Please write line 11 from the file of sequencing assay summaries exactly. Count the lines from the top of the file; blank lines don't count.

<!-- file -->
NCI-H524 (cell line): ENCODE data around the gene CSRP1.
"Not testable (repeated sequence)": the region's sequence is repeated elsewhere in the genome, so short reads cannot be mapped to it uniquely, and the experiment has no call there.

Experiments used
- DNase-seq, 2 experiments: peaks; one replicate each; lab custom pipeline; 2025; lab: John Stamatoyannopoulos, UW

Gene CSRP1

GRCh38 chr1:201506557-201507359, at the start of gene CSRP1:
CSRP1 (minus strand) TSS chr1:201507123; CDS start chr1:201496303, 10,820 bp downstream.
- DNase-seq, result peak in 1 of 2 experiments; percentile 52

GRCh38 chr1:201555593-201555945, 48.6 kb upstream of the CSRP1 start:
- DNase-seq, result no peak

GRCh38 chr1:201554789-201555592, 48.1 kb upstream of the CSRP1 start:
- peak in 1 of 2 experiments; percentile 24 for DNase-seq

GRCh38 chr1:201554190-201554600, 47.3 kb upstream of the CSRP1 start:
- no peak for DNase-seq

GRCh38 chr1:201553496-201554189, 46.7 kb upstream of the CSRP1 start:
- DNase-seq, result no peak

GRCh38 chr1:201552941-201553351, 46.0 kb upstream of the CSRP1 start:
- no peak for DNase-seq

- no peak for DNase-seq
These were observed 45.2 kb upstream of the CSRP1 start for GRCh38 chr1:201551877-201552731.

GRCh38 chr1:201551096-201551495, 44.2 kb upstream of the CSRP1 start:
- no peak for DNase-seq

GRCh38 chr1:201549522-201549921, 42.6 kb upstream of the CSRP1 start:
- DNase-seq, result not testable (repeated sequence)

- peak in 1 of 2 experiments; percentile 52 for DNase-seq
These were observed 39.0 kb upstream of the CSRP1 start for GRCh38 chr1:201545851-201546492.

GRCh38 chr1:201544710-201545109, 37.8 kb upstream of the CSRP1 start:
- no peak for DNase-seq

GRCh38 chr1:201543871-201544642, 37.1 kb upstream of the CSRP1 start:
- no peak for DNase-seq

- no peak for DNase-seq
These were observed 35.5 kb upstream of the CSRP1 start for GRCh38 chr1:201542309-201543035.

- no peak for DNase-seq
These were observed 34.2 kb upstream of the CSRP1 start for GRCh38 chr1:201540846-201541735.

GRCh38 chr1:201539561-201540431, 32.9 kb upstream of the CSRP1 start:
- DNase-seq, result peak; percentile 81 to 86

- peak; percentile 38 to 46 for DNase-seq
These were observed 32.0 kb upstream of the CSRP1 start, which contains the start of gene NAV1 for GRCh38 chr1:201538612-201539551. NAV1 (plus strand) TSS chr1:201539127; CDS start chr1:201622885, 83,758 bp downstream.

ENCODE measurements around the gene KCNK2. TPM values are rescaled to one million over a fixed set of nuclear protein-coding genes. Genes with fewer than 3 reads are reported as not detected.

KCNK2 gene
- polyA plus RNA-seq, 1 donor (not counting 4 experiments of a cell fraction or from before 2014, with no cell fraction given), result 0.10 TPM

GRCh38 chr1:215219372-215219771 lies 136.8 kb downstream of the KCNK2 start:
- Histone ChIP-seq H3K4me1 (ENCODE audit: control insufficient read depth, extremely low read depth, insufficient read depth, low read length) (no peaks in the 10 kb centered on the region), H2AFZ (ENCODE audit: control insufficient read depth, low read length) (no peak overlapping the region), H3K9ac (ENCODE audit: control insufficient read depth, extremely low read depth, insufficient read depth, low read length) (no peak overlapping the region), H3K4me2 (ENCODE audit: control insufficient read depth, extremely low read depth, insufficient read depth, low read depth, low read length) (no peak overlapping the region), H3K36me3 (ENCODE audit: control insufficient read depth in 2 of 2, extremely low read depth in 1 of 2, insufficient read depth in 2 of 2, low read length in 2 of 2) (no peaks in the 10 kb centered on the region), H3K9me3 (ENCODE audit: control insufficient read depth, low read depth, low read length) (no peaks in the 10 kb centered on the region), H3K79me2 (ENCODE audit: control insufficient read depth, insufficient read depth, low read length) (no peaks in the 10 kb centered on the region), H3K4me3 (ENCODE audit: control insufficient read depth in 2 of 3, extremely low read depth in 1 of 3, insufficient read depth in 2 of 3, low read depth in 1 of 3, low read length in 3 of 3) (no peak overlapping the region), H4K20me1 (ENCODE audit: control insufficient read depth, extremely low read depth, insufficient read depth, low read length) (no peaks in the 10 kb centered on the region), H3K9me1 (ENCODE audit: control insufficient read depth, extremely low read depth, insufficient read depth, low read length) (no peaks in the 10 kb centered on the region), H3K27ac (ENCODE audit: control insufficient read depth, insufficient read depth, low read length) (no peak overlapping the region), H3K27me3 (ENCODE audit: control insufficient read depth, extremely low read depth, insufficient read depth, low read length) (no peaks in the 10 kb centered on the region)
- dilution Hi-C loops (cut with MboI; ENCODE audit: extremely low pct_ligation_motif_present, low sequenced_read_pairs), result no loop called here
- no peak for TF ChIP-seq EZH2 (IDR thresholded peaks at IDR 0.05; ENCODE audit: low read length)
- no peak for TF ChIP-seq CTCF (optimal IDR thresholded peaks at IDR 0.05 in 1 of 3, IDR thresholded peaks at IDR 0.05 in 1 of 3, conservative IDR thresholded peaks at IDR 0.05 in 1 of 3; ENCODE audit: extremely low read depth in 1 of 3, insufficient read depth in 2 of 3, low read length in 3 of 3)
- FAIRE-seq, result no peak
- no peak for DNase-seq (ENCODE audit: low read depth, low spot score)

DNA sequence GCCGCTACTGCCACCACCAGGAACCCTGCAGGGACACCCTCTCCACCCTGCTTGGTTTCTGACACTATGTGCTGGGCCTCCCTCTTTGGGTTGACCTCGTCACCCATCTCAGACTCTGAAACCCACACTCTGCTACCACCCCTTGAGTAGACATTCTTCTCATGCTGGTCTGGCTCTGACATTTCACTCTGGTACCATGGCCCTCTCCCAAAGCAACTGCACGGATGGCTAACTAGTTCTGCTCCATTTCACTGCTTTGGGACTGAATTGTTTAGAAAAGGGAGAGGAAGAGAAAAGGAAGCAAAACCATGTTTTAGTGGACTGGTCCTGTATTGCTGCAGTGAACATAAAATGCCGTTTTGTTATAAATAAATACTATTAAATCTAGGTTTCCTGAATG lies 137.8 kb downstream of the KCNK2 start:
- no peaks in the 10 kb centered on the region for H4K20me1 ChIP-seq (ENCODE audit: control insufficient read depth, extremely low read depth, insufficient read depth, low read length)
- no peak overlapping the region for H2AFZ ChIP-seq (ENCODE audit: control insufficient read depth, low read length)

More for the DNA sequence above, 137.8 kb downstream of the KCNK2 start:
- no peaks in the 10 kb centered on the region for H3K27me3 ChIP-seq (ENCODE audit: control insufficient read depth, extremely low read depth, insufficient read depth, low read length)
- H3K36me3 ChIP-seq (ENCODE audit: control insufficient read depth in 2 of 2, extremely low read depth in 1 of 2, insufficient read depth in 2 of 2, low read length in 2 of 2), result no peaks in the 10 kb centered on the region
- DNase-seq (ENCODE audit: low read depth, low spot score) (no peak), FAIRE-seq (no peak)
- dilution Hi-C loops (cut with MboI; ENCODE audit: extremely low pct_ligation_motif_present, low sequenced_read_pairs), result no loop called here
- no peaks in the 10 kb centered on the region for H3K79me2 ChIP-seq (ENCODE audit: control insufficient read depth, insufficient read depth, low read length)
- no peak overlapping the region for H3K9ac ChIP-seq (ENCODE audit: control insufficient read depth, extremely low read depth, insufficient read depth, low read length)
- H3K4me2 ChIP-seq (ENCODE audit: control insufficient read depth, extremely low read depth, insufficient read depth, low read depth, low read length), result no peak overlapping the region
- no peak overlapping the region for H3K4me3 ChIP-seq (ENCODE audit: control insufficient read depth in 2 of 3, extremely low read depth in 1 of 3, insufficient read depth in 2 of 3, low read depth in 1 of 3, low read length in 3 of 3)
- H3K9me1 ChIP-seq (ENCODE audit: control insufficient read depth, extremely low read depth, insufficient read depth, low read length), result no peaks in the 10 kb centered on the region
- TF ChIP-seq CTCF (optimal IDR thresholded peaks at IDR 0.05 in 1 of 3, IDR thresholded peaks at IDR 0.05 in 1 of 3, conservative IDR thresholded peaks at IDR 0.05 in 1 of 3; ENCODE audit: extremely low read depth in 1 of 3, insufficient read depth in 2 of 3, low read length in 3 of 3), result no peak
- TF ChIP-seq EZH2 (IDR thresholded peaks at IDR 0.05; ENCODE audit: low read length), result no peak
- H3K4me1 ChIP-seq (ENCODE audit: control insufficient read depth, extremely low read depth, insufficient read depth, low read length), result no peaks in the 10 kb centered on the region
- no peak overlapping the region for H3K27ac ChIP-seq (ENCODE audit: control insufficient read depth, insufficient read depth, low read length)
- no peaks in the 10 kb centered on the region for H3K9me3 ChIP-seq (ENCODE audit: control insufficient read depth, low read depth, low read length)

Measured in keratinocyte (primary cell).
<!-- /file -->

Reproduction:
GRCh38 chr1:201554789-201555592, 48.1 kb upstream of the CSRP1 start: